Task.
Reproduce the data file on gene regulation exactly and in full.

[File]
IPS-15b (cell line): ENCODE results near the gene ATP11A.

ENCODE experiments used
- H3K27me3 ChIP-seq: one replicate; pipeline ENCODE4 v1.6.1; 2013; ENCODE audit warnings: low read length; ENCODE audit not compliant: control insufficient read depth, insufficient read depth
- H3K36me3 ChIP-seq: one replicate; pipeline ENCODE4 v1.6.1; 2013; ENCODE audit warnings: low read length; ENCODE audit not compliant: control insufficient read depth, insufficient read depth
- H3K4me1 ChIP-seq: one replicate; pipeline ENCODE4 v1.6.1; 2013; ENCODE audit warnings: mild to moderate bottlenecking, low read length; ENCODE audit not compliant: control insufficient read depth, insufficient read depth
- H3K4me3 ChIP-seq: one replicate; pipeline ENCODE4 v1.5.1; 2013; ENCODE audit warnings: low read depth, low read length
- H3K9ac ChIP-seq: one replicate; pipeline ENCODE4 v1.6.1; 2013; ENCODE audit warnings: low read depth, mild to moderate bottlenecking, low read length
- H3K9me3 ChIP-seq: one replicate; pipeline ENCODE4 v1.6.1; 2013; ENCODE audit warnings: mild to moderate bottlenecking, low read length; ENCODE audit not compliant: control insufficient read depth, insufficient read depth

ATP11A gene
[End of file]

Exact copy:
IPS-15b (cell line): ENCODE results near the gene ATP11A.

ENCODE experiments used
- H3K27me3 ChIP-seq: one replicate; pipeline ENCODE4 v1.6.1; 2013; ENCODE audit warnings: low read length; ENCODE audit not compliant: control insufficient read depth, insufficient read depth
- H3K36me3 ChIP-seq: one replicate; pipeline ENCODE4 v1.6.1; 2013; ENCODE audit warnings: low read length; ENCODE audit not compliant: control insufficient read depth, insufficient read depth
- H3K4me1 ChIP-seq: one replicate; pipeline ENCODE4 v1.6.1; 2013; ENCODE audit warnings: mild to moderate bottlenecking, low read length; ENCODE audit not compliant: control insufficient read depth, insufficient read depth
- H3K4me3 ChIP-seq: one replicate; pipeline ENCODE4 v1.5.1; 2013; ENCODE audit warnings: low read depth, low read length
- H3K9ac ChIP-seq: one replicate; pipeline ENCODE4 v1.6.1; 2013; ENCODE audit warnings: low read depth, mild to moderate bottlenecking, low read length
- H3K9me3 ChIP-seq: one replicate; pipeline ENCODE4 v1.6.1; 2013; ENCODE audit warnings: mild to moderate bottlenecking, low read length; ENCODE audit not compliant: control insufficient read depth, insufficient read depth

ATP11A gene